With regard to the first issue, the Court reasoned that an interpretation of section 203(b) which would condition the application of the 3 year statute for wages on the concurrent filing of an underlying wage claim was not reasonable construction of the language of Section 203(b), and would “lead to unwieldy and inconsistent results”, inlcuding (1) rendering it impossible to know what statute of limitation governed at the time a Section 203 claim accrued, and (2) permiting the anomalous situation of an employer escaping Section 203 liability altogether by waiting a year to pay unpaid wages. Slip Opinion, at 5-10.
Moreover, the Court deemed such a construction contrary to the important public policy objective underpinning Section 203 penalties, which is to prevent injury to the “public at large” in addition to the individuals affected:
Finally, as we have acknowledged on multiple occasions, "[t]he public policy in favor of full and prompt payment of an employee's earned wages is fundamental and well established" and the failure to timely pay wages injures not only the employee, but the public at large as well. (Smith, supra, 39 Cal.4th at p. 82.) We have also recognized that sections 201, 202, and 203 play an important role in vindicating this public policy. (Smith v. Rae-Venter Law Group (2002) 29 Cal.4th 345, 360.) To that end, the Legislature adopted the penalty provision as a disincentive for employers to pay final wages late. (See BLS, 20th Biennial Rep.: 1921-1922, supra, p. 36.) It goes without saying that a longer statute of limitations for section 203 penalties provides additional incentive to encourage employers to pay final wages in a prompt manner, thus furthering the public policy.Slip Opinion, at 12-13.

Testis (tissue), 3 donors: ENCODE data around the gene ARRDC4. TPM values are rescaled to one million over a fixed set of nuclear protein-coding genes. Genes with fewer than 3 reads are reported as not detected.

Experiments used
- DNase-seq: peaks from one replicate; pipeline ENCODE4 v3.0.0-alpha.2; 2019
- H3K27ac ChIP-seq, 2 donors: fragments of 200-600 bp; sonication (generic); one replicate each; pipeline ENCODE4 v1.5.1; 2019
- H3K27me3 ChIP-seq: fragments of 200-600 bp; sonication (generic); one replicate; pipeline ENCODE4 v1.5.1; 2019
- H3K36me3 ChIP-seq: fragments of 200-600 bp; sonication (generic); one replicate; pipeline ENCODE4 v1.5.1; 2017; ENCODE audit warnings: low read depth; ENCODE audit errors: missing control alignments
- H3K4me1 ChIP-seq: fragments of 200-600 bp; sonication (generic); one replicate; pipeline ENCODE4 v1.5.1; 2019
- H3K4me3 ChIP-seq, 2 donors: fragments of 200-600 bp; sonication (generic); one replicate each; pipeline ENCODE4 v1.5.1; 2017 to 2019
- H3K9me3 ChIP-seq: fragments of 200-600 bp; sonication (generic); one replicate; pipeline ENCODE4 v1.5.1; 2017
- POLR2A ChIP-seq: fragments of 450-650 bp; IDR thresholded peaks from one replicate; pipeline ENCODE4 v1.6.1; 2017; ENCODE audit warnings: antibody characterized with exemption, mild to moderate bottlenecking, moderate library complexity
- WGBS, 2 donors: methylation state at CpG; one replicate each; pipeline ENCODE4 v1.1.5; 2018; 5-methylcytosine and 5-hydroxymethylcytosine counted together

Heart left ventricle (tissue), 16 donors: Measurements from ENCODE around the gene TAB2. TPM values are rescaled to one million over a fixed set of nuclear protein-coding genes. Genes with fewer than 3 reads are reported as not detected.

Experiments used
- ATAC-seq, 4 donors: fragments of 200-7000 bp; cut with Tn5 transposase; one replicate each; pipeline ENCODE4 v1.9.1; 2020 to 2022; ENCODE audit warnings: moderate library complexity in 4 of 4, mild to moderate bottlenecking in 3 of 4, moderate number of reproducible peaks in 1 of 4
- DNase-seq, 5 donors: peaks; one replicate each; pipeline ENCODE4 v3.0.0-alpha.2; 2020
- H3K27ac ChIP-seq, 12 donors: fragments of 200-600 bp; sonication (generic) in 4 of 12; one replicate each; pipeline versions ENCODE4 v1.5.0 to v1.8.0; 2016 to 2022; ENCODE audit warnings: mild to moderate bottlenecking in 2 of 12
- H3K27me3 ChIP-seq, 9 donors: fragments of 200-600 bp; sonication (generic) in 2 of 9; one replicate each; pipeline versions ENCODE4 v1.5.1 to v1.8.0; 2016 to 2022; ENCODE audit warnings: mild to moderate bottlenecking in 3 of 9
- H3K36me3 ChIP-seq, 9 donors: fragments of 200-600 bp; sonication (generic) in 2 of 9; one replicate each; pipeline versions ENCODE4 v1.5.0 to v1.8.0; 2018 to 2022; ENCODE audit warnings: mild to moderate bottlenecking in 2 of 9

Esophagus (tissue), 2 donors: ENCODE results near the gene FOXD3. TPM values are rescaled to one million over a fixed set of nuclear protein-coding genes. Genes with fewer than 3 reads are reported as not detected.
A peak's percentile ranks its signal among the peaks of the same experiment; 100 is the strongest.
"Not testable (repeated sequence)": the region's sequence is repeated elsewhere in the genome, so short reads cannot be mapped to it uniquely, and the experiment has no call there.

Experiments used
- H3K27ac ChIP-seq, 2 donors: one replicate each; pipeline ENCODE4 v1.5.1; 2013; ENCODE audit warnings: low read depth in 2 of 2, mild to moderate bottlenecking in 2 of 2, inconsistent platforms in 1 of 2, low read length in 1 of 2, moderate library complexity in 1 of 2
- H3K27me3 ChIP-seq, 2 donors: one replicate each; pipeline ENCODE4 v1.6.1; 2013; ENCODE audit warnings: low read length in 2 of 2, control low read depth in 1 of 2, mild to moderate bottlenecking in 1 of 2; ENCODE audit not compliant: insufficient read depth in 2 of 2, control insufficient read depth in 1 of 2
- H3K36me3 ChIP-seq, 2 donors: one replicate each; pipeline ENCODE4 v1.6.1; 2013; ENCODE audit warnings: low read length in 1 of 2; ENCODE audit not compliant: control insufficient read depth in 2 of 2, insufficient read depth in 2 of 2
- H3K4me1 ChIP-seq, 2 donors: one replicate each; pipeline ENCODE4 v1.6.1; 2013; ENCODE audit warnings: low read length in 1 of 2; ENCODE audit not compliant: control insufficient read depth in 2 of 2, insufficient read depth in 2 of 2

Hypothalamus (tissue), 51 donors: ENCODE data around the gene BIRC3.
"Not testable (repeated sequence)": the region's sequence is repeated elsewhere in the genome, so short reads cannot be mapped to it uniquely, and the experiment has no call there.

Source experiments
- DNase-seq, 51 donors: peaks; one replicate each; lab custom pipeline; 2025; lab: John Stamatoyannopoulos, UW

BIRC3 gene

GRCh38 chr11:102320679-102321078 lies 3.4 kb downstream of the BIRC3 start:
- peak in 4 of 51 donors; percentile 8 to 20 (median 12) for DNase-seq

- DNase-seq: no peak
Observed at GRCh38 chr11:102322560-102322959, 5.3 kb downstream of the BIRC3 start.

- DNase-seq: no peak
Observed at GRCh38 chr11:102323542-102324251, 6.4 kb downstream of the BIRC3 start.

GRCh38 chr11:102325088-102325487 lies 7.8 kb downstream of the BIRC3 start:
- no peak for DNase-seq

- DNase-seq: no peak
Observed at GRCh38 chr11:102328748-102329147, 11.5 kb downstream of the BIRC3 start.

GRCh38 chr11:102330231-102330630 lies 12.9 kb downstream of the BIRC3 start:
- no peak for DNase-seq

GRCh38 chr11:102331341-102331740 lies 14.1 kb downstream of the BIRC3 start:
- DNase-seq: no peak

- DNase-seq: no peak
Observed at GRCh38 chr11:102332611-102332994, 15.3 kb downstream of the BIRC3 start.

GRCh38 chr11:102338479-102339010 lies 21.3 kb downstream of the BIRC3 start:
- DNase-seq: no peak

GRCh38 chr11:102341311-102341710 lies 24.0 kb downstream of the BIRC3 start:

Based on these considerations, the Court concluded “there is but one reasonable construction: section 203(b) contains a single, three-year limitations period governing all actions for section 203 penalties irrespective of whether an employee's claim for penalties is accompanied by a claim for unpaid final wages.” See id., at 10, 13.
With regard to the Second issue, the Court concluded Section 203 penalties are not restitutionary in nature for purposes of the UCL because they are not “earned” wages within the meaning Labor Code 200, but rather wages which an employee is entitled to recover to punish an employer’s inaction when failing to pay “earned” wages when the become due:
[P]ermitting recovery of section 203 penalties via the UCL would not "restore the status quo by returning to the plaintiff funds in which he or she has an ownership interest." (Korea Supply Co. v. Lockheed Martin Corp. (2003) 29 Cal.4th 1134, 1149.) Section 203 is not designed to compensate employees for work performed. Instead, it is intended to encourage employers to pay final wages on time, and to punish employers who fail to do so. In other words, it is the employers' action (or inaction) that gives rise to section 203 penalties. The vested interest in unpaid wages, on the other hand, arises out of the employees' action, i.e., their labor. Until awarded by a relevant body, employees have no comparable vested interest in section 203 penalties. We thus hold section 203 penalties cannot be recovered as restitution under the UCL.Slip Opinion, at 13-15.